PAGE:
• anonymous
A puck of mass 300g is sliding along a friction-less patch of ice at 6.0m/s. It encounters a rough path of ice with the coefficient of friction of 0.1. How long will it take for the puck to stop and how far will it travel?
  • Stacey Warren - Expert
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  • chestercat
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  • anonymous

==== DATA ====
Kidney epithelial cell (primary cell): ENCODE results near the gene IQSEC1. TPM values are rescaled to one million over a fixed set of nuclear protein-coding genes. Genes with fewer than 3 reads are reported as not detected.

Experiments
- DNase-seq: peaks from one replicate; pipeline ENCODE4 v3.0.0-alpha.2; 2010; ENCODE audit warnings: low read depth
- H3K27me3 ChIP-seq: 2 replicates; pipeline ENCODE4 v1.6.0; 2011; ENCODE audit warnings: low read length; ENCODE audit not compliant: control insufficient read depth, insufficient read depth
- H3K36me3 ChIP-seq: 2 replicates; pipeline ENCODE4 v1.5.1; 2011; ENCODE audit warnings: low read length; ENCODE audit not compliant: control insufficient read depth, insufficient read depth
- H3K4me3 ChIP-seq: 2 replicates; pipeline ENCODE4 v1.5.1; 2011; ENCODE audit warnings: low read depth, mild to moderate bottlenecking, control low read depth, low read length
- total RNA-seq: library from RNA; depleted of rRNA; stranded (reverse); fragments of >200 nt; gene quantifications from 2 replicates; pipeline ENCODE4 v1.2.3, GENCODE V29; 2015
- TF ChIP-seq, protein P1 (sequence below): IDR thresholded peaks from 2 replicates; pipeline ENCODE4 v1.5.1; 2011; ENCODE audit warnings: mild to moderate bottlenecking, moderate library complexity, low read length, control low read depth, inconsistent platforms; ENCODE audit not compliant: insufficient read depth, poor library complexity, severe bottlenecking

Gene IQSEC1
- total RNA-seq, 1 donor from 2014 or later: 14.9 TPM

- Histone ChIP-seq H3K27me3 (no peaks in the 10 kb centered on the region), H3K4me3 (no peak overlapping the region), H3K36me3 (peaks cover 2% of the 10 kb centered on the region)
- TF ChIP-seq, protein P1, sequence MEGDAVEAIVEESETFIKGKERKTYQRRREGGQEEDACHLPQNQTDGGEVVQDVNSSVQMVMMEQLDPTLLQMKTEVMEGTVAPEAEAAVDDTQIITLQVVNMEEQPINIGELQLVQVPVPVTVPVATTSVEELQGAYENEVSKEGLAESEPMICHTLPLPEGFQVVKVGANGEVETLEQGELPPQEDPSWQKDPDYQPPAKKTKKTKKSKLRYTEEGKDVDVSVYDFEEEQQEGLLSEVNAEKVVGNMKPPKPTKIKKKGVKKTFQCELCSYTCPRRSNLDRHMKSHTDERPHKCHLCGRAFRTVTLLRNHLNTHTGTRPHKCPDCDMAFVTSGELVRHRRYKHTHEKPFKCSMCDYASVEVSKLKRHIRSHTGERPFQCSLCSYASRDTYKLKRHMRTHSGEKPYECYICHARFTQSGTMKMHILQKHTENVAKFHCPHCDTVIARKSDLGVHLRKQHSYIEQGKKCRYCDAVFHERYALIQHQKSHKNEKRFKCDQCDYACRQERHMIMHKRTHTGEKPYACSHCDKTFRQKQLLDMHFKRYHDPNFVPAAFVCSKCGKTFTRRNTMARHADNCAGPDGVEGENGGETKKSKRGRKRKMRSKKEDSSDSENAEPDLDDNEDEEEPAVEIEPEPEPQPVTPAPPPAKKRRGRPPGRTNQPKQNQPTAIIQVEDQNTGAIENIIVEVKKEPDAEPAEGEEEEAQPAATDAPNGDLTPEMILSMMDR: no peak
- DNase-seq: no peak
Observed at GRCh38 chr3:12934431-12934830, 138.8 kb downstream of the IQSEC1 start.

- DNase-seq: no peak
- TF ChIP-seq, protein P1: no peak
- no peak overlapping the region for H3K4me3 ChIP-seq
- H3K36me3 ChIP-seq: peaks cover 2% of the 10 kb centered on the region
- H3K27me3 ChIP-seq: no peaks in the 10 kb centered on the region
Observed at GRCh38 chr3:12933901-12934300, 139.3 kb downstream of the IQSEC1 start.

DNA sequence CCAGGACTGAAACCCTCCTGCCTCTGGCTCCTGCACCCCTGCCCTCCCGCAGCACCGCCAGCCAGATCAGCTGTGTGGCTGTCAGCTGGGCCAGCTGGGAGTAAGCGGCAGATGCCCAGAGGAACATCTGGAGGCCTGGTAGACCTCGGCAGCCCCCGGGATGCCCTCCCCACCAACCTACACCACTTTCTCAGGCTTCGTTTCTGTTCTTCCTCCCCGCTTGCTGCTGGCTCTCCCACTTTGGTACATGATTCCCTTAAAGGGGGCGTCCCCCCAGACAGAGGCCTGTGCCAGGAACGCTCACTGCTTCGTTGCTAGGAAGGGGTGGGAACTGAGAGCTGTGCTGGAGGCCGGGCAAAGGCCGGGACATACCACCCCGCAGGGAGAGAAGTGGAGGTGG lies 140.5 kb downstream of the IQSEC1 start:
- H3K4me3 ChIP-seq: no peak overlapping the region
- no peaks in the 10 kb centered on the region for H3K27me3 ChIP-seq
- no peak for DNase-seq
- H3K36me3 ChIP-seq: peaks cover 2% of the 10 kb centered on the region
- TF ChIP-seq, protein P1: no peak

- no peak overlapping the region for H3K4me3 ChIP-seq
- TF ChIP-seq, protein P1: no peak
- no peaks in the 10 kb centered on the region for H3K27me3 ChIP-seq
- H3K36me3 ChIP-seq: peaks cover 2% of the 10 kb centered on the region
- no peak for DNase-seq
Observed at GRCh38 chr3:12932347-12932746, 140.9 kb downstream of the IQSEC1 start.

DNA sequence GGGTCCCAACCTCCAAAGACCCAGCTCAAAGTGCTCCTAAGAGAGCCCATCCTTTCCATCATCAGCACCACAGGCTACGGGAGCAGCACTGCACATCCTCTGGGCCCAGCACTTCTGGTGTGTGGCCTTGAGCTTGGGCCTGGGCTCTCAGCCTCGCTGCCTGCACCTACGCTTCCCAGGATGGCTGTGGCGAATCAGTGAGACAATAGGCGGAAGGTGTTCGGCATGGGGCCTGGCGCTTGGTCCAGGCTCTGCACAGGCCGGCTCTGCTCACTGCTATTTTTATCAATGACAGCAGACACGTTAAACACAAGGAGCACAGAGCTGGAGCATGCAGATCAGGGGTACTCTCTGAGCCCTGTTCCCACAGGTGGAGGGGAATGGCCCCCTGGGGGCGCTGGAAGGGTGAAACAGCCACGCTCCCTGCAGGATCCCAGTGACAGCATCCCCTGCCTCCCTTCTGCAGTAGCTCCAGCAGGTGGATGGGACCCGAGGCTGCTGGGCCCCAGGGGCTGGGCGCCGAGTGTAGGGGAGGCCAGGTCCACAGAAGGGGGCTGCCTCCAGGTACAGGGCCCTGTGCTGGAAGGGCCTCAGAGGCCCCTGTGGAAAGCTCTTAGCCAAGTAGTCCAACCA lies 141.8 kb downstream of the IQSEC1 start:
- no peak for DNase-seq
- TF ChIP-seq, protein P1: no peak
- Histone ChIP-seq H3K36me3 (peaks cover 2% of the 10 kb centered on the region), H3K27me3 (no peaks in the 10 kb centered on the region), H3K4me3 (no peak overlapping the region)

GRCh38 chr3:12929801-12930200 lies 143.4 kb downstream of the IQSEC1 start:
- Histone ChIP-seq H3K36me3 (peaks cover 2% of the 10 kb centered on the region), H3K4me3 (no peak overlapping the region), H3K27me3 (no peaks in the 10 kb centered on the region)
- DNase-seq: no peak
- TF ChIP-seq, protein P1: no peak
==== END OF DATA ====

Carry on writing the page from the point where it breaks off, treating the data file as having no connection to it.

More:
You can relate the distance it will travel \(d\) with the initial kinetic energy \(K_i\), using the Work-Energy theorem: \[\Delta K = K_f - K_i = W_{net}\] and considering that the only work to account for is the one made by the friction: \(W_{f}=f\times d\) with \(f=\mu mg\) the final kinetic energy will be zero, since that determines the moment it stops once you found \(d\) you can use kinematic to find the time it takes, you can calculate the acceleration knowing that the only force applied in the horizontal direction is friction.

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